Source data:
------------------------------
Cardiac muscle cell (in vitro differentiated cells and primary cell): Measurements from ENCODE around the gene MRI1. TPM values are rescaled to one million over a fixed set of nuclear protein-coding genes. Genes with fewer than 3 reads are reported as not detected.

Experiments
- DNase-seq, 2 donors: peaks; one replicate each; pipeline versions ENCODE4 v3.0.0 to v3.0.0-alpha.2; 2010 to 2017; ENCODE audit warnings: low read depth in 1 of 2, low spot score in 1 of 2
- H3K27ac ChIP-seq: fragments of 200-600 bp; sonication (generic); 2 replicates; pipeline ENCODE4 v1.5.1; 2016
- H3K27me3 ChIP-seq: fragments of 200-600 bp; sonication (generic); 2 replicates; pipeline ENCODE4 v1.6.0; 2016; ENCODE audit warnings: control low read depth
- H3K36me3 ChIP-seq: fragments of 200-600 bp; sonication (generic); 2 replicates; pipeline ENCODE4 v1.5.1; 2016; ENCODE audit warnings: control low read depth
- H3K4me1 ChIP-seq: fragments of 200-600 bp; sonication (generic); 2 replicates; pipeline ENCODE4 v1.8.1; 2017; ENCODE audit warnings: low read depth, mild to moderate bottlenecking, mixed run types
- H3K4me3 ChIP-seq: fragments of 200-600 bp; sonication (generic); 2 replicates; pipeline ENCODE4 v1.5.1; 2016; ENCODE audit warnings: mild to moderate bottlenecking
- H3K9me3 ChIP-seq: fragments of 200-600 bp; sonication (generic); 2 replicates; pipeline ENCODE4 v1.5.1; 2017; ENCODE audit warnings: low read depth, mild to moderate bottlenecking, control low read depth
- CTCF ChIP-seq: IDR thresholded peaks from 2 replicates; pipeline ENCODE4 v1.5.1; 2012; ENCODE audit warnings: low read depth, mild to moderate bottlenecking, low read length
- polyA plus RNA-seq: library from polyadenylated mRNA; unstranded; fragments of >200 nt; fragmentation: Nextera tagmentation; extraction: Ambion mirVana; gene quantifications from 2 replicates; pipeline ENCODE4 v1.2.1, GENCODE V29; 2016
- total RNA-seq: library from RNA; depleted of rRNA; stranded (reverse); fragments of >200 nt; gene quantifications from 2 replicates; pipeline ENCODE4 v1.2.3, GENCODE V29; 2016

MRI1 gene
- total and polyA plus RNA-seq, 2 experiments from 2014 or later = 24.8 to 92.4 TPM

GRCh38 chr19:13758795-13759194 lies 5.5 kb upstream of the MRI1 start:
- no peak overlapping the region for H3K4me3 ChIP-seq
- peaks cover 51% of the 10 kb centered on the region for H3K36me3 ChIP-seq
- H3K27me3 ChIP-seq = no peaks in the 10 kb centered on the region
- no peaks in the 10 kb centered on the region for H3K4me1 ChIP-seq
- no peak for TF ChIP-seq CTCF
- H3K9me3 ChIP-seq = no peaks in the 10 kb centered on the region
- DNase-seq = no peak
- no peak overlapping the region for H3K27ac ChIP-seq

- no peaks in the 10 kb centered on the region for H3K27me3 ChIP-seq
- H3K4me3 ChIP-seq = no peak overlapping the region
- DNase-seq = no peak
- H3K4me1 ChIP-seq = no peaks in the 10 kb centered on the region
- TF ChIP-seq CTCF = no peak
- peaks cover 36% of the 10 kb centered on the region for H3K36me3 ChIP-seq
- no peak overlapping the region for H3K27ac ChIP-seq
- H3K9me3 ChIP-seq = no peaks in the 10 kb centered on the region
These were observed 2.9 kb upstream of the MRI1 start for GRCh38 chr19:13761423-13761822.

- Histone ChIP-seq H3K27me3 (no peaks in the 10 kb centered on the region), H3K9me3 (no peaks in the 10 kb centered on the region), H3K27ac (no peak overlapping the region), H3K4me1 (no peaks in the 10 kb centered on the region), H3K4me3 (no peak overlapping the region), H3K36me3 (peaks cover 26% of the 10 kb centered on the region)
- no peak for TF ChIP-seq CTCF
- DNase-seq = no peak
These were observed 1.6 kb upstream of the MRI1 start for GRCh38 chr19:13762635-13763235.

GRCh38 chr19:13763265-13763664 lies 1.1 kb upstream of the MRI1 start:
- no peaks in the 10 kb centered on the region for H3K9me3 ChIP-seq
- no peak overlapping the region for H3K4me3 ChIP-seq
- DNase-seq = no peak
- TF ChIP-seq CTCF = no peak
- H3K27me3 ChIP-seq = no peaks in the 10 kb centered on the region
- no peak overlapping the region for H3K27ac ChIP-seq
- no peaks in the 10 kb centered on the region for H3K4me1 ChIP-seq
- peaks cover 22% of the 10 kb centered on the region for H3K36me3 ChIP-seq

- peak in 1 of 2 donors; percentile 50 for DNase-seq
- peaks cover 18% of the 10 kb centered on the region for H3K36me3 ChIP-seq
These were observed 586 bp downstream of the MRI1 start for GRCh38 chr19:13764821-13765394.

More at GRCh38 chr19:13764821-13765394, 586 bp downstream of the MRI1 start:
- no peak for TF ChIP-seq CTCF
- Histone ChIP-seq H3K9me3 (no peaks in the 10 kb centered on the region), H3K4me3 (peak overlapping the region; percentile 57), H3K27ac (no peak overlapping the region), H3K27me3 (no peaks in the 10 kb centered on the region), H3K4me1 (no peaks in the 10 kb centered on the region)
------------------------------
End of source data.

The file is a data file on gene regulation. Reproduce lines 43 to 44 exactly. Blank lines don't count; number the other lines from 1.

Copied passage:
- no peak overlapping the region for H3K27ac ChIP-seq
- no peaks in the 10 kb centered on the region for H3K4me1 ChIP-seq